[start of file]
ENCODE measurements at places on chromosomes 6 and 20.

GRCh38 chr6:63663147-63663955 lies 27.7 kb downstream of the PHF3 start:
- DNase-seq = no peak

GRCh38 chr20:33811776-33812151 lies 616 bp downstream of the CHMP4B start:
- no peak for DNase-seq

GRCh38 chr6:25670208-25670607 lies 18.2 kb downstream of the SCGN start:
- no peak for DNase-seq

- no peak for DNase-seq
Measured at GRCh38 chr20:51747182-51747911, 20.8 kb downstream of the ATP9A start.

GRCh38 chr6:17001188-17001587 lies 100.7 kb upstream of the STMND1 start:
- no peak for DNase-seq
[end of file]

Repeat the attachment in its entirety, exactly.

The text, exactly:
ENCODE measurements at places on chromosomes 6 and 20.

GRCh38 chr6:63663147-63663955 lies 27.7 kb downstream of the PHF3 start:
- DNase-seq = no peak

GRCh38 chr20:33811776-33812151 lies 616 bp downstream of the CHMP4B start:
- no peak for DNase-seq

GRCh38 chr6:25670208-25670607 lies 18.2 kb downstream of the SCGN start:
- no peak for DNase-seq

- no peak for DNase-seq
Measured at GRCh38 chr20:51747182-51747911, 20.8 kb downstream of the ATP9A start.

GRCh38 chr6:17001188-17001587 lies 100.7 kb upstream of the STMND1 start:
- no peak for DNase-seq